Try to guess which picture was made by which artist when he or she was a child. (Guesses can be made in any order.)

Chuck Close

At the new Whitney Museum’s inaugural exhibition, "America Is Hard to See," the artist Chuck Close’s photorealistic painting of Philip Glass was a showstopper — reminding everyone of the 75-year-old artist’s immense talent for coaxing the extraordinary out of the everyday. A master of repetition and minutiae, the artist continues to produce immaculately rendered works with his signature grid technique. An enthusiastic technophile, Close likes to harness new production methods as a way to further strain the relationship between the real and the represented. Despite his technological advances, Close’s practice still remains tied to his first art experience — when his father hired a private art instructor to teach him to paint at the age of 8. A stroll through Close’s new, self-portrait-focused exhibition at Pace Gallery demonstrates that the love of color his teacher instilled has lasted a lifetime.

David Altmejd

Approaching the studio like a mad scientist, the 41-year-old artist David Altmejd embraces the beauty of the grotesque. The unlikely materials Altmejd tends to favor — broken mirrors, glass eyeballs, plastic fruit — inform his hands-on approach to sculpture. The artist’s fascination with blending the inanimate and the organic comes to a head in his large-scale Plexiglas structures, which saddle the line between installation and sculpture. While his sculptures suggest he was always an aesthete, Altmejd’s interest in science actually predates his artistic inclinations. “I must have been around 8 when I drew this, because there was red carpet in our apartment at that time," he says. "‘Miam’ means ‘Yum’ in French, which might indicate that what I'm holding in my hand is food. Although I think it's a rock, which would make sense because at that age I wanted to be a geologist,” he continues. “I can totally see myself whining because I don't know what to draw and my mom suggesting I draw myself as an adult.”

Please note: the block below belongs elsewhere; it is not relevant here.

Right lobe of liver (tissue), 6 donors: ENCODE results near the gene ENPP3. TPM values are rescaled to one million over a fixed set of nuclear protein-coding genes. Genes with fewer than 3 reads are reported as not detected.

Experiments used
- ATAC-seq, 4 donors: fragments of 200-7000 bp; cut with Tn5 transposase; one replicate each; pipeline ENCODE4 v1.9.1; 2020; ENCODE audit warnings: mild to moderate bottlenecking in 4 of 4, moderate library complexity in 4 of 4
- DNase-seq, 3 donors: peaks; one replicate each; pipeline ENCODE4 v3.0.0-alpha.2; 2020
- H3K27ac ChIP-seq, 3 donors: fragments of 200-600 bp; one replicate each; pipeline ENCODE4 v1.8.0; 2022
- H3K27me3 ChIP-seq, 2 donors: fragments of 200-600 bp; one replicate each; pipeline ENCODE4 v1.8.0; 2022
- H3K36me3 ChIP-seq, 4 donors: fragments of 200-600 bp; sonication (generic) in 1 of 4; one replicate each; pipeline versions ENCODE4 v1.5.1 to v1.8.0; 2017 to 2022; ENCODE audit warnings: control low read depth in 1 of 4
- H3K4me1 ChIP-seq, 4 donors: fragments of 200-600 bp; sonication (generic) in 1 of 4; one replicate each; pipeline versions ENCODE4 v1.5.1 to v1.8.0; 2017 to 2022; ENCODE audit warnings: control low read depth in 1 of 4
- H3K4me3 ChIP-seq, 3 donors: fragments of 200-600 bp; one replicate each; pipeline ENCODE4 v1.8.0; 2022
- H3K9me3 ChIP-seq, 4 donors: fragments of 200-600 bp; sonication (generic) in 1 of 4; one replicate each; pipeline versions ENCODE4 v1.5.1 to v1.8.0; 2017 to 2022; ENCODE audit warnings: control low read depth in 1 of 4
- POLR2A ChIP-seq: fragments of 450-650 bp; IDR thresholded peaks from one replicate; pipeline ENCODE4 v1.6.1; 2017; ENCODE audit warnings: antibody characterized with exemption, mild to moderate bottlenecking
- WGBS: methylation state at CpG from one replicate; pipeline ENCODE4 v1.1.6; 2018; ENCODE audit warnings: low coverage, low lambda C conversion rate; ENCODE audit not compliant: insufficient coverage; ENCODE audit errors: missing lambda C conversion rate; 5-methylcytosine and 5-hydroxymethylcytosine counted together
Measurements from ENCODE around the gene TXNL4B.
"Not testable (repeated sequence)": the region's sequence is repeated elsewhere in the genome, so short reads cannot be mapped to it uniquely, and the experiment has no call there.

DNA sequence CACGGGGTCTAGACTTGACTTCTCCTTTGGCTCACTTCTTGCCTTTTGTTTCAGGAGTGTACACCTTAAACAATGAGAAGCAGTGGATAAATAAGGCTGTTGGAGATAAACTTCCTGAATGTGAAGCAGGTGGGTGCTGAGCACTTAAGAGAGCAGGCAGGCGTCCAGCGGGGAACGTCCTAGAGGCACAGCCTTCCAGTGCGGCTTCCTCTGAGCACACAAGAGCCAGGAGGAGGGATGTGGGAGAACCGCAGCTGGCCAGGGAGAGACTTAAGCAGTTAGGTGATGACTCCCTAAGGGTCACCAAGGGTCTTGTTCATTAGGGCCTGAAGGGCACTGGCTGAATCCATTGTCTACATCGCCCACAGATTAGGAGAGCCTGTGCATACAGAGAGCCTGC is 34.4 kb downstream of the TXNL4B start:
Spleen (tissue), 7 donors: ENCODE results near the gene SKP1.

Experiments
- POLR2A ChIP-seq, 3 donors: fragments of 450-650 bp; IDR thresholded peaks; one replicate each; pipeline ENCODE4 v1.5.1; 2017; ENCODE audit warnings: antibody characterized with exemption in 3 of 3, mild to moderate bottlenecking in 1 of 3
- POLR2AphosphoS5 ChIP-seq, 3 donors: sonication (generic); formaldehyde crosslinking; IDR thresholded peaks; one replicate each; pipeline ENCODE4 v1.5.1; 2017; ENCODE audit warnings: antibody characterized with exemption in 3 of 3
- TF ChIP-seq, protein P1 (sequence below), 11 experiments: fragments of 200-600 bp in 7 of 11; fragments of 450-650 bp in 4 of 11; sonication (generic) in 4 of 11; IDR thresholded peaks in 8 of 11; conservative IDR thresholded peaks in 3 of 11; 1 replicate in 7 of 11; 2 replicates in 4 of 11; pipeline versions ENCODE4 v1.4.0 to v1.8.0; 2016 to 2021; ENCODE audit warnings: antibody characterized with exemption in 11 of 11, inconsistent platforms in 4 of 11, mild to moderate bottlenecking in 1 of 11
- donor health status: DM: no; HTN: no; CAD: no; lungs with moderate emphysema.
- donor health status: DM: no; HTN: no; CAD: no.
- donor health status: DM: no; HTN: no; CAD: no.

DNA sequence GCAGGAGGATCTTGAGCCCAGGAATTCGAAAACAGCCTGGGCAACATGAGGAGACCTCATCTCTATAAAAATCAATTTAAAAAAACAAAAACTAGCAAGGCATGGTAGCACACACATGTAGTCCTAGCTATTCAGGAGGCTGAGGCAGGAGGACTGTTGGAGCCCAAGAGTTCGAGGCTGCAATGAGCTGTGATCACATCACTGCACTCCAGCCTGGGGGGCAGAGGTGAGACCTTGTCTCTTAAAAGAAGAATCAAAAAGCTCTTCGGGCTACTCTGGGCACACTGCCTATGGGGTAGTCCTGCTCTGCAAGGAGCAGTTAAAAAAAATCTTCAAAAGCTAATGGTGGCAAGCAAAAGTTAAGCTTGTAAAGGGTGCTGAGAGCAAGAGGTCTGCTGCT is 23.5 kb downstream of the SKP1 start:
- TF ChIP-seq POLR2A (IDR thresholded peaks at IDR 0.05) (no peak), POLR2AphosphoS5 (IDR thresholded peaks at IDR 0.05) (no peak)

Penny Slinger

“This painting was done when I was at grammar school in England," says the 68-year-old artist Penny Slinger of the childhood work displayed here. "We were given an assignment in art class to paint 'A Summer's Afternoon.' Seeking to depict my experience of being at school, I decided to give my rendition of a concentration camp. My 'protest art' was, however, well received and, much to my chagrin, the headmistress liked it so much she hung it in her office.” Slinger’s work continues to find an eager audience. Best known for her surrealist, psychedelic collages and provocative self-portraits, the Los Angeles-based artist’s work explores female psyche and its relationship to the body and exterior forces. A prolific critical writer, Slinger seamlessly mixes art-history references, feminist discourse and popular culture, using the glossy language of magazines.

Wendell Castle

Often referred to as the grandfather of art furniture, Wendell Castle is a pioneer as a manufacturer and an artist. The inventor of stacked laminate woodcarving, a technique that enabled him to produce his impossibly curved furniture, Castle derived inspiration from overcoming the limitations of his organic medium. Trained as an artist, the 82-year-old came to woodworking from the vantage point of a sculptor. His new show at Museum of Art and Design in New York celebrates this artistic legacy and showcases the way Castle’s work continues to evolve towards the abstract using new laser-printing technologies. “My one and only class in woodworking, which was mandatory for boys, was in the seventh grade in Coffeeville, Kansas. Little did I know that this could lead to anything,” says Castle, who has created almost 2,000 pieces to date. “It would be 16 years later that I rediscovered furniture.”

Joel Morrison

The sculptor Joel Morrison brings a renewed sense of wonder to everyday objects by casting them in highly polished metals. The 38-year-old artist’s shiny creations, reminiscent of trophies, bring the textures of the objects — shopping carts, studded leather jackets and cushions — to the forefront, allowing the viewer to study their forms. References to art history are abundant in Morrison’s work; a fabric rendition of a Frank Stella wall piece cast in stainless steel hints at the humor that underpins the artist’s work. While his medium has become more specific, Morrison's attention to precision predates his artistic career. “Here is my first punk band I played in. I would do all the cover art for the cassettes and hand them out to my friends. The recordings were pretty bad and simple, but the albums looked cool,” says Morrison. “I was obsessed with making it look official.”

Tom Sachs